Short Mosquito Season Squishes West Nile Threat
MINNEAPOLIS (WCCO) – Mosquitoes are not exactly the sign of spring that most of us look for.
But entomologist Sandy Brogren says that seeing mosquito larvae on the move is a sign that mosquito weather is coming.
“A lot of the mosquitoes I’m looking at under the microscope today have hatched as a result of the snow melt,” said Brogren, who works for the Metropolitan Mosquito Control District.
Last year, mosquitoes were out a month earlier than normal. This year, they are a couple weeks behind. But that doesn’t mean they can’t catch up.
During a normal spring, a lot of standing water in low-lying areas would be mostly gone by now. But the fact that standing water is still on the ground gives some mosquito larvae a little more time to grow.
“They are kind of poised to have an explosion in mosquito numbers once we get a couple weeks of nice, warm weather,” said Mike McLean of the Metropolitan Mosquito Control District.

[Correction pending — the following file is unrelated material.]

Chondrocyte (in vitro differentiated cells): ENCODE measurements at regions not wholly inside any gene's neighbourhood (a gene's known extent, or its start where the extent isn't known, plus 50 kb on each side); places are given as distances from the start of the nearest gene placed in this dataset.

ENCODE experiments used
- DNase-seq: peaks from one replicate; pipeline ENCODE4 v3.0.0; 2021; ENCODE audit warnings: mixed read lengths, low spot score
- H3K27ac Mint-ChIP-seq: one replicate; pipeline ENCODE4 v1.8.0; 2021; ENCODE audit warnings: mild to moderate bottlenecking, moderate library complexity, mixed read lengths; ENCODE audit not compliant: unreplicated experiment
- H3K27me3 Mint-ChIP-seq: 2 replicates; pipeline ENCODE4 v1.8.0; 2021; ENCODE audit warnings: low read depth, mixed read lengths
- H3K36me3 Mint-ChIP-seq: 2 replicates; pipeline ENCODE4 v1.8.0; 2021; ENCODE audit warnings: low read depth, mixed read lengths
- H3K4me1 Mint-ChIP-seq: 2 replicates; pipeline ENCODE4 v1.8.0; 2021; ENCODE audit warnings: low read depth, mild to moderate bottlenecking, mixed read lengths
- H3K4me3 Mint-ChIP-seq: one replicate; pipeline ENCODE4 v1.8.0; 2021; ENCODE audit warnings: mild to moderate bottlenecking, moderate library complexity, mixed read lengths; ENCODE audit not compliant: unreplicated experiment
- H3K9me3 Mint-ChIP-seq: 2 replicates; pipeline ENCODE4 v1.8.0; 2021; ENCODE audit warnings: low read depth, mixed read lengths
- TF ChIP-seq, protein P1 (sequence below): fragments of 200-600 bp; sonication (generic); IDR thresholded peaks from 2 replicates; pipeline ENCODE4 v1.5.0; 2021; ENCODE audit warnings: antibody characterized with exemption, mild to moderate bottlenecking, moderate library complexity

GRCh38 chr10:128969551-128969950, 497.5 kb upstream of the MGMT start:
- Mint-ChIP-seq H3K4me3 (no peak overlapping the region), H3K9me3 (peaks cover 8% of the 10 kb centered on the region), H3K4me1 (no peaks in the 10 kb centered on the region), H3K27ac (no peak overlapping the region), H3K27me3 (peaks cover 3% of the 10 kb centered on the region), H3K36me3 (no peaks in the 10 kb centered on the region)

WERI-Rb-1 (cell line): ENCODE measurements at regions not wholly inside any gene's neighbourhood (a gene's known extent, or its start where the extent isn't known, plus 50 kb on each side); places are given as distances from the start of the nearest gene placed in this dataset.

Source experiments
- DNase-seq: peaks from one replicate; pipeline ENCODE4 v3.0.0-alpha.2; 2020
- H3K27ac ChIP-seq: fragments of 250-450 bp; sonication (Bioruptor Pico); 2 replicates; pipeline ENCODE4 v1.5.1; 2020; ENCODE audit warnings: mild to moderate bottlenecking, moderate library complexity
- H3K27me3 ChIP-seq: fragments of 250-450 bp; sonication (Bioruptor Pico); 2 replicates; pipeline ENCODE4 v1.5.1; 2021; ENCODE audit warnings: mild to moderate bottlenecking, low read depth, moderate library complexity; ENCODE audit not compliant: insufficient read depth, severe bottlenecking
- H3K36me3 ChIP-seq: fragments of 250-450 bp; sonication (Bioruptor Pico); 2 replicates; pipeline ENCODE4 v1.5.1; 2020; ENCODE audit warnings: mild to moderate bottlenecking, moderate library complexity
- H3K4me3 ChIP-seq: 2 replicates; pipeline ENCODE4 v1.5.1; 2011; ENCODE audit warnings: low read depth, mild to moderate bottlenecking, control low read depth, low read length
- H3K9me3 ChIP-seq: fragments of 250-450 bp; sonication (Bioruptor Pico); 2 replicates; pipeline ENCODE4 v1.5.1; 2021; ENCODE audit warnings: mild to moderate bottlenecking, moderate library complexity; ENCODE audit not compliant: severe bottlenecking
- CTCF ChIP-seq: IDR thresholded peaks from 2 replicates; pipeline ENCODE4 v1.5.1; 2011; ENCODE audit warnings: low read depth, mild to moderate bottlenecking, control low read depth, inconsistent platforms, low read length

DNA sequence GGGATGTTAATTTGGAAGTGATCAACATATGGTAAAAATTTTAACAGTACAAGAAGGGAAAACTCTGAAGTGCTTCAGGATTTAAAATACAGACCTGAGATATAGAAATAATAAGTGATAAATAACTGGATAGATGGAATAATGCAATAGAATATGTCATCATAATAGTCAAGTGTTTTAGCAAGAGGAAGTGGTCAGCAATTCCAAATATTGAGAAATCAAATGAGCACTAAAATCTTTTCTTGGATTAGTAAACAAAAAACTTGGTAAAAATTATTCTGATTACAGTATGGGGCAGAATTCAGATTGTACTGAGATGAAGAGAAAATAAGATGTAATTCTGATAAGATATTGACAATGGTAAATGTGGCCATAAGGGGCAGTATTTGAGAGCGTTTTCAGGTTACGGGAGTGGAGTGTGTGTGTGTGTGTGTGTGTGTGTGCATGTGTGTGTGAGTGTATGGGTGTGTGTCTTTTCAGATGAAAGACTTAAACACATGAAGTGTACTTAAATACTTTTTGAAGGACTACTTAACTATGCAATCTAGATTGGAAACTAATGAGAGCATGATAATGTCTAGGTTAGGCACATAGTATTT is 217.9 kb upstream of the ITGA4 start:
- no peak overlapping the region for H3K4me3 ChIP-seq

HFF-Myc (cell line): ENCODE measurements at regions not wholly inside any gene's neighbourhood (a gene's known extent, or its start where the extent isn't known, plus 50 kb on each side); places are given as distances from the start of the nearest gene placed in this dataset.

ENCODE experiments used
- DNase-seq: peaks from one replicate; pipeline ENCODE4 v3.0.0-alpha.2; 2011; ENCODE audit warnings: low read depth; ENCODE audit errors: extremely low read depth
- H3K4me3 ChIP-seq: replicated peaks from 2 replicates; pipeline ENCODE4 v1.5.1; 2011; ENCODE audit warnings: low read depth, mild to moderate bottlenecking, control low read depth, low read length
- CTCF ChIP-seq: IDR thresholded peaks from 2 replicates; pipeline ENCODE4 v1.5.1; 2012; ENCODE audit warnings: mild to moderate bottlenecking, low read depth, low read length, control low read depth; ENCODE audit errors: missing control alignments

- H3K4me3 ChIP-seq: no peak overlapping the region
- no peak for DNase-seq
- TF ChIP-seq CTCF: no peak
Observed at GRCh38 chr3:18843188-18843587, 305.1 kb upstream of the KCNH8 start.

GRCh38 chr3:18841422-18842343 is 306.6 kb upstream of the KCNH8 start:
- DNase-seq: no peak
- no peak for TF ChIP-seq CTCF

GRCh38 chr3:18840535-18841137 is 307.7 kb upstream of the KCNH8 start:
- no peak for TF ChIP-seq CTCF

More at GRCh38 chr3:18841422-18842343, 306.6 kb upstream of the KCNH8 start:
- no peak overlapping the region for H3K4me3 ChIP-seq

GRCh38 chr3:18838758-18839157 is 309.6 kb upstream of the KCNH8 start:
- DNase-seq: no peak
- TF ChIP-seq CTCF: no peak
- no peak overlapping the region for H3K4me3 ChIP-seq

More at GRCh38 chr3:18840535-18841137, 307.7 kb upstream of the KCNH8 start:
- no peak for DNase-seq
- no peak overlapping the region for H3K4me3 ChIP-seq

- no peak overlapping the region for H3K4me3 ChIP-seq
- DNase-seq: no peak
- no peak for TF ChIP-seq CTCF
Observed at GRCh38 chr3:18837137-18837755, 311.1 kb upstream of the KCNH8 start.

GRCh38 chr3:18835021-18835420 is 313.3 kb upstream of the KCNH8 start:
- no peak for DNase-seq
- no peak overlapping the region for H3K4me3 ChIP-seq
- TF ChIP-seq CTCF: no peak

Still, he believes the mosquito season will likely be shorter if we have a fall with normal to cool temperatures. That’s a good thing because we jumped from just two cases of West Nile Virus in 2011, to 70 cases last year. That was, in part, because mosquitoes were able to get out weeks earlier than normal. It’s the opposite this year.
“It’s going to take quite a while for West Nile virus to cook back up. It kind of depends on the other end of the season. But with this delay, I don’t think we are going to have as long of a season as we had last year,” McLean said.
McLean said that even with the mosquito population a little behind, the cool weather has really no impact on ticks.
He said once the ground temperature hits 40 degrees, deer ticks are on the move, and the threat of Lyme Disease increases.